Once upon a time, there was a crafty Wood Wizard who built a beautiful chest of drawers made out of cedar. His Beloved Wife rubbed a bit of fragrant cedarwood oil inside the drawer boxes. Later, to bless the project, they burned some California incense-cedar to send their prayers to the spirit world.
Would you believe that each of the three times I mentioned the word “cedar” I was referring to three distinctly different trees?
One at a time
The cedar used for the chest of drawers was our local Thuja plicata, most commonly known as Western Red Cedar and also called Giant Arborvitae (“tree of life”). The wood for the project came from trees on our land here in northern Idaho.
The red cedarwood oil we used to anoint the dresser was an essential oil whose source was Juniperus virginiana, which is commonly known as Eastern redcedar, Carolina cedar, Virginia cedar, pencil cedar, red juniper, and Aromatic Cedar. A tree sometimes called American Arborvitae or white cedar, Thuja occidentalis, is the source for yet another essential oil. There is yet another oil called Atlas Cedar, Cedrus atlantica, and this is closely related to the Cedar of Lebanon, C. libani, inspiration to beloved author of The Prophet, Kahlil Gibran.
The aromatic California incense cedar is botanically known as Calocedrus (“false cedar”) decurrens (a reference as to how the base of the leaves gradually merge with the stem). At one time, botanists gave this tree the genus name Libocedrus, but genetic differences discovered in the early 20th century among Pacific Rim specimens led to a name change to reflect this observation.
Be it known that no “true” cedars – genus Cedrus – are native to North America. True cedars are native to the eastern Mediterranean, northern Africa, and the Himalayas. True cedars have needle-like leaves, similar in appearance to a Larix, also known as larch or tamarack, even though the larch looses its needles in the fall (a deciduous conifer). True cedar is quite dissimilar to my local Thuja cedar with their scale-like leaves.
Are you kidding me?
To make matters more confusing, the widespread Rocky Mountain juniper, Juniperus scopulorum, is sometimes called Rocky Mountain red cedar because of it’s strong resemblance to it cousin in the east, J. virginiana. Then there are it’s other cousins, J. communsis, or common juniper, and the locally regional (local to me at least) J. occidentalis, or western juniper, which mostly hangs out with sagebrush (a whole ‘nother story!) and the stately Ponderosa Pine. There is even a tree known as Alaska cedar, Chamaecyparis nootkatensis, sometimes called Nootka false cypress, yellow cedar, and Alaska yellow cedar, which restricts itself to the northern Pacific coastal areas.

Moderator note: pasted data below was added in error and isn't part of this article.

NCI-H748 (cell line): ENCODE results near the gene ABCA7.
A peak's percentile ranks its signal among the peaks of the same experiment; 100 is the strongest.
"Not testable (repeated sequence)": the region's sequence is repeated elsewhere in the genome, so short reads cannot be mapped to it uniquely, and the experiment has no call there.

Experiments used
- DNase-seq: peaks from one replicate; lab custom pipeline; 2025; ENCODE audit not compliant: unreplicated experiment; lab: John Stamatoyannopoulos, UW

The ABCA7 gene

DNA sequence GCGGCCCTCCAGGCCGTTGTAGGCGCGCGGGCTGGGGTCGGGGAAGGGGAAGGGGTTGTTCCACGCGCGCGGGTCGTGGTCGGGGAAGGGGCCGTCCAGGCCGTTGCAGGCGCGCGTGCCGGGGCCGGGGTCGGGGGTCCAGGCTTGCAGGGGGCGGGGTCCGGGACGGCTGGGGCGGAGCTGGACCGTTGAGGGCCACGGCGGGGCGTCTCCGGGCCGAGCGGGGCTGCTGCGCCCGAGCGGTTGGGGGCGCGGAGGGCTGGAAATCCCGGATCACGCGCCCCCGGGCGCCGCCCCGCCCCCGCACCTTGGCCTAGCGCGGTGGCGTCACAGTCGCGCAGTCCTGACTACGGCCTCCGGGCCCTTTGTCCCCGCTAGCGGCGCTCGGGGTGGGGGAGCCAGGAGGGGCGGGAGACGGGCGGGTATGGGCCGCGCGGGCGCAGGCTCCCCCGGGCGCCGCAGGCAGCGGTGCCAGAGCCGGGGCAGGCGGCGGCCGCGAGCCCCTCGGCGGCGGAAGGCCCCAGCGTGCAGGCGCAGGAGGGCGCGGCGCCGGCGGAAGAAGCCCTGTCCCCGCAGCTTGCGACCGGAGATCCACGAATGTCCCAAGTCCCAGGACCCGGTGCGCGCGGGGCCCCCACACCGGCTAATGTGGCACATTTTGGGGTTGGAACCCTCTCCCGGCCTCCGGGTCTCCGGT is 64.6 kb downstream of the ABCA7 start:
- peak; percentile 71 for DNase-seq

Make up your mind, would you please?
Some herb crafters sell smudge bundles that often contain cedar and sage. Now, the sage could be of the genus Artemisia, or it could be Salvia, to which our common garden sage belongs (think turkey stuffing). However, since many smudge bundles come from the American southwest, the cedar is likely to be one of the many species of juniper, at least six of which grow in New Mexico. Because neither plants nor animals asknowledge aribitrary human boundaries, it is possible that said bundle could actually be a juniper and sagebrush (Artemisia) bundle. Nevertheless, people will continue to call juniper “cedar” and arborvitae “cedar”, while calling the false cedar and the false cypress, both, cedar as well.
I’m getting confused!
Aside from burning the leaf as a blessing smoke, cedar has been used in other ways as medicine. Some Native Americans used Thuja as a tea for headache, and the leafy branches were simply moistened, warmed, and laid to the forehead… I really like this idea. Native women were also known to use the tea of the inner bark to promote menstruation. As for the junipers, Native people of the Missouri River region used the leaves and berries as a decoction for colds and coughs, and sometimes inhaled the smoke from it for the same purpose.
Note: NEVER use essential oil of cedar or juniper internally as they are extremely toxic; do not use these essential oils externally unless properly diluted in a carrier oil.
One of the best ways to use cedar of any type is to craft soaps, candles, potpourri, insect repellent, salve, ointment and incense from the leaves and/or essential oils (the oil will be sufficiently diluted for these purposes), as the aroma is quite wonderful, and is also useful as an antiseptic. You can make an easy cedar salve by gently simmering the cut-up leaves in olive oil until rich and fragrant, then adding beeswax to harden.
Cedar is a Tone Wood
Alaska yellow cedar is very popular for making Native-American Style hoop drums. The wood is skillfully bent into a round frame, then a piece of wet rawhide is stretched across it to make a drum head that you strike with a beater. The diameter and depth of the frame determine the tone of the drum, as does the thickness and type of dried rawhide skin. In addition to furniture, the Wood Wizard (aka My Husband) also built a guitar with Western red cedar for the top of the body (the sides are Big Leaf maple, Acer macrophyllum). He found the wood out in the creek after winter washed a large stump down from the mountains, left over from a logging operation many years ago. I am very fortunate that my partner the Wizard is skilled in the ways of wood, and can turn what looked like a washed-up hunk of rip-rap into an enduring musical instrument.
Prayers sent on Smoke
If you like to burn incense or smudge for sacred or even practical reasons, the cedars and junipers, by whatever name you call them, can be a first choice. Use the smoke to consecrate your work and your self with a universal tradition older than memory, facilitating the creation of good energy here and now.
The preceding article is revised and adapted from my book, The Wild & Weedy Apothecary, by Llewellyn Publications. 2010.